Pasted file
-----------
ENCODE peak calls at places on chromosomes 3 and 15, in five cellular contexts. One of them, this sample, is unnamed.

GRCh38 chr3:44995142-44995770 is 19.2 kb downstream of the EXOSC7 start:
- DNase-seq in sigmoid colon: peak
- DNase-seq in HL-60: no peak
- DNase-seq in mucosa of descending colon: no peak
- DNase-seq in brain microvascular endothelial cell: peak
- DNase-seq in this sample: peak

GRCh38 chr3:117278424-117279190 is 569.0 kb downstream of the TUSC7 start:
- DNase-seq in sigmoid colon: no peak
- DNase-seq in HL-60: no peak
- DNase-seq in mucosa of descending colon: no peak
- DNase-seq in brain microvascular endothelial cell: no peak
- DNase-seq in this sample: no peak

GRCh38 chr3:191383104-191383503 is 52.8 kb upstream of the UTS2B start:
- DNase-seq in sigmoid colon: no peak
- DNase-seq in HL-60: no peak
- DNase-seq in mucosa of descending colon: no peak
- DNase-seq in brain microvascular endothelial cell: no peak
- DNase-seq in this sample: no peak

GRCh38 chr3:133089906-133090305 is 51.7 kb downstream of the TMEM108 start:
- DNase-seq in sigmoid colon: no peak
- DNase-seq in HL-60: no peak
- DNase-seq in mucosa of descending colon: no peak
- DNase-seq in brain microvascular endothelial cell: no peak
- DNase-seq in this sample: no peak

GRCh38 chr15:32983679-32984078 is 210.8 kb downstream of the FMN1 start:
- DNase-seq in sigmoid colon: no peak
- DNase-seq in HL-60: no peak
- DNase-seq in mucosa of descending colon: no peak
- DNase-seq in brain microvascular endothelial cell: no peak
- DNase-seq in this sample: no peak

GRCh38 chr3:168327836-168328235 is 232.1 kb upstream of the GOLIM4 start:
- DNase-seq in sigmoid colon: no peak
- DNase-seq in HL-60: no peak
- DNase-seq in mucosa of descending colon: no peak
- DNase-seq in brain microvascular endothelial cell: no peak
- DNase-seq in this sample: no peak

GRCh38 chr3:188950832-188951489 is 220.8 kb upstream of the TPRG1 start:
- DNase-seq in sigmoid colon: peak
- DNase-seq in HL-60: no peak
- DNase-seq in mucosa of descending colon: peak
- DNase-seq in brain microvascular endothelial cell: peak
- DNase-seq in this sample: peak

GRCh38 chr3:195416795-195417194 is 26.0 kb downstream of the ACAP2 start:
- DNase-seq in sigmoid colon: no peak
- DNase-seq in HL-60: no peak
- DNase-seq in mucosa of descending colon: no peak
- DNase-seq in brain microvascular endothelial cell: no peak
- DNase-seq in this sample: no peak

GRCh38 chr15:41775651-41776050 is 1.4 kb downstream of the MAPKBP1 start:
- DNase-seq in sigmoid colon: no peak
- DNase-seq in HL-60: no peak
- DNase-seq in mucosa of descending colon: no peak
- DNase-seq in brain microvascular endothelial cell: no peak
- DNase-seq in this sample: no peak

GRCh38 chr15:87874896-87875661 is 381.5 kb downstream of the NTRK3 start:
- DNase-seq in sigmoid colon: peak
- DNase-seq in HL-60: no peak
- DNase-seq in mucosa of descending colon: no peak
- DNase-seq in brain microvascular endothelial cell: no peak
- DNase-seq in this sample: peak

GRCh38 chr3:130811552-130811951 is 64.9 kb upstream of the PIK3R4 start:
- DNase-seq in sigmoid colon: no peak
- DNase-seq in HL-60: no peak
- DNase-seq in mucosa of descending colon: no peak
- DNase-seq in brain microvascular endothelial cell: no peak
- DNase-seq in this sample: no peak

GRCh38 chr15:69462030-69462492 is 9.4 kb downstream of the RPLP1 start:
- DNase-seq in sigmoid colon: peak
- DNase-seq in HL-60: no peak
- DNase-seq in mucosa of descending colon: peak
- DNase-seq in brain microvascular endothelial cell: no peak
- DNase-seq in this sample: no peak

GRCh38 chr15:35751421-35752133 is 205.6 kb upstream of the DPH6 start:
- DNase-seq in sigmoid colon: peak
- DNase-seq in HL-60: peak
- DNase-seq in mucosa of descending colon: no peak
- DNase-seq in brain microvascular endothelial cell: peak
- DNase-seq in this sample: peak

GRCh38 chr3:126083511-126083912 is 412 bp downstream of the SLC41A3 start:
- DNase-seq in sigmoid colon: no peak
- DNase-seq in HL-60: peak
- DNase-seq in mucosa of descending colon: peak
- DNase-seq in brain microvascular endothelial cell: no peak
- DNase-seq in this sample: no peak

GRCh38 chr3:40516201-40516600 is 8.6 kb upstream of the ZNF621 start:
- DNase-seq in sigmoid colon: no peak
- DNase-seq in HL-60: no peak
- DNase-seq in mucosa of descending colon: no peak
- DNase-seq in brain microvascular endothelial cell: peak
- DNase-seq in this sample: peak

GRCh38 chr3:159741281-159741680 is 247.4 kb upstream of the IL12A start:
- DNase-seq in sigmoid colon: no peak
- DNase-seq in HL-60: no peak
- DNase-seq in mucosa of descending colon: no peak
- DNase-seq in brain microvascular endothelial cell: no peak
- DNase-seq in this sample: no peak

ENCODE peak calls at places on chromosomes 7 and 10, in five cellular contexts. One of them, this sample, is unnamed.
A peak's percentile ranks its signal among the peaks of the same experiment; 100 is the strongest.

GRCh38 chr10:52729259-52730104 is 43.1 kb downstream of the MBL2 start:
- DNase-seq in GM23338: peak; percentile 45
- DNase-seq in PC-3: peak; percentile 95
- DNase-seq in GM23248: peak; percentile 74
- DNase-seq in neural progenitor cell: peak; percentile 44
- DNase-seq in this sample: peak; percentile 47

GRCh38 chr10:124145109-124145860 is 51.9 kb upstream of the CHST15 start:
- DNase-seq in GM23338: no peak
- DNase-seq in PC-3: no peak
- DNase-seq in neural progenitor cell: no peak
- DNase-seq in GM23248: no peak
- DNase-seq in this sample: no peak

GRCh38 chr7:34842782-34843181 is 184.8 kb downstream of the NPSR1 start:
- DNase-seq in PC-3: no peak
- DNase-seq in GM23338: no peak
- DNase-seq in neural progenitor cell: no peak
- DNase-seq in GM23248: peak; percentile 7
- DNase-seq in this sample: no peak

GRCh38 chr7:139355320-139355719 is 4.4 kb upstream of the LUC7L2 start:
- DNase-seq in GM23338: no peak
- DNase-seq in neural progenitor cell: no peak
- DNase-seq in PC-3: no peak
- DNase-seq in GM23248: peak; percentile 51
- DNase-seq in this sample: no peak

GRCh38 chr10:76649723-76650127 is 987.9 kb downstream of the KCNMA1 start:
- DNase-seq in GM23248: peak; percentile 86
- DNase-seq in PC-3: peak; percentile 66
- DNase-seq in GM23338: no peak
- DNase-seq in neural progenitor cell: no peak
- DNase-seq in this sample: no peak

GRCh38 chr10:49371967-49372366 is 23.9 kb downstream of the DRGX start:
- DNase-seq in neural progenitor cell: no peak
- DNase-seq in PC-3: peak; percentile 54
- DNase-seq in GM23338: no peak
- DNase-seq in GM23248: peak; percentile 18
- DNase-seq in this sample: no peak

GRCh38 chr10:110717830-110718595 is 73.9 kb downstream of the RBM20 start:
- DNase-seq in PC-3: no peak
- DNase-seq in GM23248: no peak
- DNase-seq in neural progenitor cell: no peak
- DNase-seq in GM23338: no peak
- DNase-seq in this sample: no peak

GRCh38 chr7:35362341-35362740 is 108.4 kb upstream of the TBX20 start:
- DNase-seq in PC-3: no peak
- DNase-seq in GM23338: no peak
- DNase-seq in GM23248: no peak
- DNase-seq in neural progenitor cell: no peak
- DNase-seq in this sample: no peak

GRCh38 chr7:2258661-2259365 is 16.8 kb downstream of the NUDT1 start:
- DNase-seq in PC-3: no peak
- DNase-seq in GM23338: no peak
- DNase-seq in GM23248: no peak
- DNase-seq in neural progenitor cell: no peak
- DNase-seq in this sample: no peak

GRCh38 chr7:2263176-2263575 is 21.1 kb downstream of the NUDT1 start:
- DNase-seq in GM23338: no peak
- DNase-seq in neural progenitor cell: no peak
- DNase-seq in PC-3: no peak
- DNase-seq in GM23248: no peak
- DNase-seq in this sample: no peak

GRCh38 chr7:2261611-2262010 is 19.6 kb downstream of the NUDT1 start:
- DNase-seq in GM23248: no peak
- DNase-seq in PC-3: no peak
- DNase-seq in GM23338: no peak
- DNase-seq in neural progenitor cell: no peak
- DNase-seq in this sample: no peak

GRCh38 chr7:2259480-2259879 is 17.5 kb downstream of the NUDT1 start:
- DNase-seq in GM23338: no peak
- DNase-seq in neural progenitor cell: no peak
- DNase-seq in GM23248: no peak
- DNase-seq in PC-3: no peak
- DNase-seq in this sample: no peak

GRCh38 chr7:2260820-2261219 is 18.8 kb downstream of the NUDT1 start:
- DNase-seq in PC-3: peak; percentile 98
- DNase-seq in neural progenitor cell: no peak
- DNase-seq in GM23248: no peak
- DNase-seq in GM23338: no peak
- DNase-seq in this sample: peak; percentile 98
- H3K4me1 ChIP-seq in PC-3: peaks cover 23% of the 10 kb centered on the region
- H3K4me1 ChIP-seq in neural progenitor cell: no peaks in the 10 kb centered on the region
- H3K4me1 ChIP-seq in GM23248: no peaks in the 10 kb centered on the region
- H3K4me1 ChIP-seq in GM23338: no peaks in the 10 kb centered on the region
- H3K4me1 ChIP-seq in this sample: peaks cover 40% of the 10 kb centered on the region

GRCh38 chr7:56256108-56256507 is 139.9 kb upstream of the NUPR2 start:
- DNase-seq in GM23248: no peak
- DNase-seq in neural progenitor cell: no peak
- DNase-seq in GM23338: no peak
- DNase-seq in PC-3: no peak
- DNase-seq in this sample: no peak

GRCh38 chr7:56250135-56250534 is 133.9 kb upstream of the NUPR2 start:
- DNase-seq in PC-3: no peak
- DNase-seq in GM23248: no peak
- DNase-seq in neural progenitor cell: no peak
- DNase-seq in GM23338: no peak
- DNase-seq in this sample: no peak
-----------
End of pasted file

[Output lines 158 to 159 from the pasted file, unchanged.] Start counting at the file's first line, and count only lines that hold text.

- DNase-seq in GM23248: no peak
- DNase-seq in this sample: no peak